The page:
I was busy on Wednesday and couldn’t make the White Acres mid week match, by Sunday I was chomping at
Open Ended Feeder Fishing
Open ended feeder fishing is amongst the most popular and effective methods on waters with a large head of fish, where positive methods work well. The strength of the method is its capacity to allow an angler to feed at range as little or as much as they want at a given time. From laying down a large bed of feed in anticipation of a shoal of bream, to regularly depositing feed in a given area to build a swim there are few more versatile methods.
Alongside its capacity to deposit large amounts of groundbait in a given place, the open ended feeder also allows anglers to feed large amounts of other baits, either by cramming the feeder full of soft baits such as pellets, meat or worm and caster, or by filling the middle of the feeder with said baits and then plugging either end with groundbait.
When the fish are really responding well to a groundbait feeder attack, often the tip will have go round as soon as the feeder hits the bottom, as the fish scramble about for the loose offerings contained within the groundbait, picking up the hookbait in the ensuing frenzy.More…In terms of rigs, again the golden rule is to think carefully about what you are fishing for and fishing with before deciding on an exact approach to fit in with that. There are a range of different shapes and sizes of feeder available, allowing you to cater for a wide variety of situations. Furthermore, attaching your feeder to your mainline with a swivel link ensures that the size of feeder can be changed as and when required in the course of a session.
The type of open ended feeder you choose should depend largely on the amount of bait you are wanting to feed, the distance at which you are wanting to feed it and the type of bait you are wanting to feed. The amount of feed dictates the size of the feeder, the distance dictates the weight of feeder, and the type of bait dictates whether a gripmesh feeder( one that contains spikes to help hold bait in) or a straight forward cage feeder are used.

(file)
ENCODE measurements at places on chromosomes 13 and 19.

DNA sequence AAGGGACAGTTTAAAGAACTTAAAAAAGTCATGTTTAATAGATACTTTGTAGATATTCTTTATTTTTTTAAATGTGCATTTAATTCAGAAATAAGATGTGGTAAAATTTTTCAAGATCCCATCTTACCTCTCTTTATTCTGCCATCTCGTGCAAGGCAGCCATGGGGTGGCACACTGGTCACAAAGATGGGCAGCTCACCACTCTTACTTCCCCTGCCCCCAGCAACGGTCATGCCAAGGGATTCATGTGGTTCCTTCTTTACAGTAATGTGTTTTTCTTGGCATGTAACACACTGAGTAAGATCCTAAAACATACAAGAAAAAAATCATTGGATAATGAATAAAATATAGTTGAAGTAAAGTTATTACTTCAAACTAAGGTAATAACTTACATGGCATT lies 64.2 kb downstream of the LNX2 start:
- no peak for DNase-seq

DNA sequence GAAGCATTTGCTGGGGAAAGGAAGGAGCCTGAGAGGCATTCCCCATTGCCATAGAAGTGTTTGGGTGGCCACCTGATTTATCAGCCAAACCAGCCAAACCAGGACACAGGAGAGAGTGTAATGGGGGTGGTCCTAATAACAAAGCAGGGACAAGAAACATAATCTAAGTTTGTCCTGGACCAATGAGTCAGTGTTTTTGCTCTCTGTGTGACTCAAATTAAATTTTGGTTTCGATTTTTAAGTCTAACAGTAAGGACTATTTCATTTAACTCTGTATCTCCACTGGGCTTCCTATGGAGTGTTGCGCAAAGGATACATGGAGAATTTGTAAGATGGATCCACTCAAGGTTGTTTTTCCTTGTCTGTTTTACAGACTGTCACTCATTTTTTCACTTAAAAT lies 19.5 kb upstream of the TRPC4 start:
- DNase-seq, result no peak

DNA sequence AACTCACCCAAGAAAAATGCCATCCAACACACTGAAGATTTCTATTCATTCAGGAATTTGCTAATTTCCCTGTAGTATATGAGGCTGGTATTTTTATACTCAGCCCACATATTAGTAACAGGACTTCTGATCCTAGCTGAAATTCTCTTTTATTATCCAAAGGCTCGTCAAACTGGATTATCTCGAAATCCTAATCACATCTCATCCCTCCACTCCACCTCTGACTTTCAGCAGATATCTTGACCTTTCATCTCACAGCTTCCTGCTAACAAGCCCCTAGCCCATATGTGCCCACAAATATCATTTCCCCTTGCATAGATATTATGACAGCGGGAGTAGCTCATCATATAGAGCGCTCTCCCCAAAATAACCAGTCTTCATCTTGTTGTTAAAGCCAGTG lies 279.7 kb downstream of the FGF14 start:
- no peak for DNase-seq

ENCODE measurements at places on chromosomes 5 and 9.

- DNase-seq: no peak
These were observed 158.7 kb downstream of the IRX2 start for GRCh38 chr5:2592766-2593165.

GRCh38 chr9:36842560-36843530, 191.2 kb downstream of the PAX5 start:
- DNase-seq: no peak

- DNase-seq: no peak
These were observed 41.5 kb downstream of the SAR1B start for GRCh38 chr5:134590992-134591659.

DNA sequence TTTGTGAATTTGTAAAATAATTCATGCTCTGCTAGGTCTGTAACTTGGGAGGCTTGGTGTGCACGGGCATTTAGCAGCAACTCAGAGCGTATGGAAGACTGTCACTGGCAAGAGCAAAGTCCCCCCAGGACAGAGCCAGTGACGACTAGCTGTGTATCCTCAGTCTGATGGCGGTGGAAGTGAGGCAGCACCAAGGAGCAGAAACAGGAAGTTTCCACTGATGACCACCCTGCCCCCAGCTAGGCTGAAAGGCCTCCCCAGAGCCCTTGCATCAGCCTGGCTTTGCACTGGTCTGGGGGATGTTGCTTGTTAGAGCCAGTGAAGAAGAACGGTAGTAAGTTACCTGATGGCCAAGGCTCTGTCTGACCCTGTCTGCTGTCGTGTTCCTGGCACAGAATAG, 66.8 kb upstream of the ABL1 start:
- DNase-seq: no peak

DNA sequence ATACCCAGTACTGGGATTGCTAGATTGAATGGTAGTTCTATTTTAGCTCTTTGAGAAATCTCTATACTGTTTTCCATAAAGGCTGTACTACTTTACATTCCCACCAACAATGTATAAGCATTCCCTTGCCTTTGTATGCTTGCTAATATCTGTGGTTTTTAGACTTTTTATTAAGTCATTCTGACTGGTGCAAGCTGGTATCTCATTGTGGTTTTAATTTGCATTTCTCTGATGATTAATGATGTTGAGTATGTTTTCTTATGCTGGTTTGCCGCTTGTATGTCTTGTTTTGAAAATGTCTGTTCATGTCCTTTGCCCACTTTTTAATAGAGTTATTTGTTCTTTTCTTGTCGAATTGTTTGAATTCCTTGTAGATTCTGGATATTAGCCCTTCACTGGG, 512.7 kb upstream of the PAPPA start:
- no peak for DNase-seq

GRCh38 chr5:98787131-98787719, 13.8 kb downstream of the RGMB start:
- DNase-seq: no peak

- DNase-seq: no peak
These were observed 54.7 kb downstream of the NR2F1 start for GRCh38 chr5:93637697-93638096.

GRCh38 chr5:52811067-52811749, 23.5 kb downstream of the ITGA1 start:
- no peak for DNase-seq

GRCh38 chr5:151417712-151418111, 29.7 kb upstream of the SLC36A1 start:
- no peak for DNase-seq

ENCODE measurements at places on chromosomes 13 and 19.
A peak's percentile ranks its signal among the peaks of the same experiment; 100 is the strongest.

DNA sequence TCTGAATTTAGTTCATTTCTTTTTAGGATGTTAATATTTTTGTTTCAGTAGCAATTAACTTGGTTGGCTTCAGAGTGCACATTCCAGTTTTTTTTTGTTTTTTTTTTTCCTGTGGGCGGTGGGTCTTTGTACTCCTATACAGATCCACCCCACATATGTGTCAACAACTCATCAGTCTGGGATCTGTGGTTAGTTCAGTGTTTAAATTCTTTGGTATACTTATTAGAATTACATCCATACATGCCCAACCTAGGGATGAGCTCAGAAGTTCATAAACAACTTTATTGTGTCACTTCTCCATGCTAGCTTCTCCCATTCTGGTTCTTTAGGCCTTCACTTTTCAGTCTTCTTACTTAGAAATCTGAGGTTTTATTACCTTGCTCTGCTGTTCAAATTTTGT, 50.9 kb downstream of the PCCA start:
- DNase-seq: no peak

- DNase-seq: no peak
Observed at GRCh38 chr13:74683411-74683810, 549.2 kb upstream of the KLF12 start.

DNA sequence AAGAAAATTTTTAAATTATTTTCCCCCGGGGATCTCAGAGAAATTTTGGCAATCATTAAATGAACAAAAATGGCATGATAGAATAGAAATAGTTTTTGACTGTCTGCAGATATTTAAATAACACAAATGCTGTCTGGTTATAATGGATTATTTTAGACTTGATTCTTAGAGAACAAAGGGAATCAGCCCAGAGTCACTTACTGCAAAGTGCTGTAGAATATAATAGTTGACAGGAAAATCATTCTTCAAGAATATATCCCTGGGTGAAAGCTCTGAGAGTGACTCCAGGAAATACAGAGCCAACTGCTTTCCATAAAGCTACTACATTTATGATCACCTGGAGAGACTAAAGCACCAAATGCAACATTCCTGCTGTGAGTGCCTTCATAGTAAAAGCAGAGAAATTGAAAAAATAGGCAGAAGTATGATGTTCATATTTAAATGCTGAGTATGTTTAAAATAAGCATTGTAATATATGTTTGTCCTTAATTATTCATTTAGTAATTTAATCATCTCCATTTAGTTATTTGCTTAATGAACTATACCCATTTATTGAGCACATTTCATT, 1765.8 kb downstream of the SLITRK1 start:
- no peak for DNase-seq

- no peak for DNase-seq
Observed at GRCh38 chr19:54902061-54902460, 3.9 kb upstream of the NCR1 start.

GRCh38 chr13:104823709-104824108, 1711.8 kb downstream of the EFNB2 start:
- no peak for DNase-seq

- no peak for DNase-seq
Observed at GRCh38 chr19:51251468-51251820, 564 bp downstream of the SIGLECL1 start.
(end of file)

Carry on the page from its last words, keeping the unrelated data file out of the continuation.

Again, the best method of attaching the feeder and hooklength also depends on the situation. For a sensitive rig, it is best to attach the hooklength to the mainline above the feeder, but when a more positive approach is required a bolt rig is the most effective method, where the hooklength is attached below the feeder so the fish hooks itself against the weight of the feeder. It is important when setting up such a rig that all the components can break away however, so in the event of a breakage the fish isnt left towing a weight around.
One of the most important variables in feeder fishing that can acutely effect the bite to fish ratio is the length of the hooklength. Again there are no golden rules as to what the correct length to have on a given day is, but as a general rule a longer hooklength should be used when bites are hard to come by, with a shorter one preferred when the fish are feeding confidently. The shorter the hooklength, often the more savage the bite.
Many top anglers count the most important part of a days feeder fishing as the groundbait mix however, with the very best anglers turning the type of groundbaits that go into mixes to suit various conditions into an exact science. Again, there are no golden rules here and a lot of what is deemed effective comes down to personal preference. A general rule however, is that a fairly active mix should be used where possible, to allow the groundbait to explode out of the feeder when it hits the bottom.
Please enjoy our range of articles which explore feeder fishing in a range of situations. If you have any questions why not air them on the forums? There are always anglers on there who are willing to help!